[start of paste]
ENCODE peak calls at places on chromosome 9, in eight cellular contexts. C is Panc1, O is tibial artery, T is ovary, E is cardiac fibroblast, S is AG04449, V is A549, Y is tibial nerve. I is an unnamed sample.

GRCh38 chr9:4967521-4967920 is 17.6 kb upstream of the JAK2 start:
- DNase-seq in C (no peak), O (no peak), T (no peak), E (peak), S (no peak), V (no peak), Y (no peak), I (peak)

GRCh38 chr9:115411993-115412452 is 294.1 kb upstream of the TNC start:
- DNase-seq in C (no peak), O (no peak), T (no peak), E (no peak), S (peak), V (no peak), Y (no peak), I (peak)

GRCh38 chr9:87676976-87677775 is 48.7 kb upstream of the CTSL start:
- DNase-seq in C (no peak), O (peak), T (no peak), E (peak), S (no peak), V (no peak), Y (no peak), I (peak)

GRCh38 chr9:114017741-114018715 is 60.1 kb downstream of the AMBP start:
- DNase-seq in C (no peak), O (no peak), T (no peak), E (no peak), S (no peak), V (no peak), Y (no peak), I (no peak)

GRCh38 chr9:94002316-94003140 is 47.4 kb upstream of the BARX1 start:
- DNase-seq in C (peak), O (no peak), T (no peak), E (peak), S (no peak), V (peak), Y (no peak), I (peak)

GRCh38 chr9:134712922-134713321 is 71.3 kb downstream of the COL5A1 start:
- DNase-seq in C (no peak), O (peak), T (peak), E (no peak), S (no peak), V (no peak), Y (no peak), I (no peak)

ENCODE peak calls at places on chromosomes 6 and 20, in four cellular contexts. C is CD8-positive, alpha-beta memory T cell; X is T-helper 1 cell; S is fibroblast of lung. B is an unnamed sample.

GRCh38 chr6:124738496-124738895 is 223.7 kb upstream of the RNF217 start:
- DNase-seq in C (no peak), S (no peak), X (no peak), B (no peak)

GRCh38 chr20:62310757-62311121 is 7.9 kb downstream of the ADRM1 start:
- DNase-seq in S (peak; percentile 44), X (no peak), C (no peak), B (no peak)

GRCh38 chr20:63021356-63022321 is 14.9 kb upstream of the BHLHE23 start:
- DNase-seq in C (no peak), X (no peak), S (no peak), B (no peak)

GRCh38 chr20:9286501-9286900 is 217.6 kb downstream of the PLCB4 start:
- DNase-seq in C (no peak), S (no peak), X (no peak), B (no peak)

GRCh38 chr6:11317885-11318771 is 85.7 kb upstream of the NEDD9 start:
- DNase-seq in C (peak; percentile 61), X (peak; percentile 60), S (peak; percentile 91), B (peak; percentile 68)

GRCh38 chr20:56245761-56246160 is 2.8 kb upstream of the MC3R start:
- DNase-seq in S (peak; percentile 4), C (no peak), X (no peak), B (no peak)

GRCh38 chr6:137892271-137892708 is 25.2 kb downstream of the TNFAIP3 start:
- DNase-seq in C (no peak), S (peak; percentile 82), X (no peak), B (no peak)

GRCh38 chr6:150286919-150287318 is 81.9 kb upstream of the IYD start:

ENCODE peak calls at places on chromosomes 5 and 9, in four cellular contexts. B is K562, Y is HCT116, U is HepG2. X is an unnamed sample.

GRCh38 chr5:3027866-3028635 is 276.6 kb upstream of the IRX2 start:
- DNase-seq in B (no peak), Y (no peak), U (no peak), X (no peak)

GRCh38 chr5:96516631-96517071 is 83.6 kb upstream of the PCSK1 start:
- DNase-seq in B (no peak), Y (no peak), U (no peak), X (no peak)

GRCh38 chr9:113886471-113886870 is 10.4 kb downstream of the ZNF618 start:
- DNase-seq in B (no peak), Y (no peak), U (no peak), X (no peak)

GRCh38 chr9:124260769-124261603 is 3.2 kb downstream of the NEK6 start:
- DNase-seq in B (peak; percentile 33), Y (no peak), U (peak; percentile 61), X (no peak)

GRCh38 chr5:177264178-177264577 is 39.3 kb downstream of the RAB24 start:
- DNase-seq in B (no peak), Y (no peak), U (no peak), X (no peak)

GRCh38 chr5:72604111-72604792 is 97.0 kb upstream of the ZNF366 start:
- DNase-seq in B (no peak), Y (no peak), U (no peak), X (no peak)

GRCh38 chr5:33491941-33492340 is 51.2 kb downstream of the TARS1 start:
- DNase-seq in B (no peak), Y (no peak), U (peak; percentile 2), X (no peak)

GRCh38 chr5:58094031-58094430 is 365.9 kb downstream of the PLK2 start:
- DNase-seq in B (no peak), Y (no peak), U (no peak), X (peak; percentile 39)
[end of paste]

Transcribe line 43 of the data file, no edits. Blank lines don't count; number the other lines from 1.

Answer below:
GRCh38 chr5:33491941-33492340 is 51.2 kb downstream of the TARS1 start: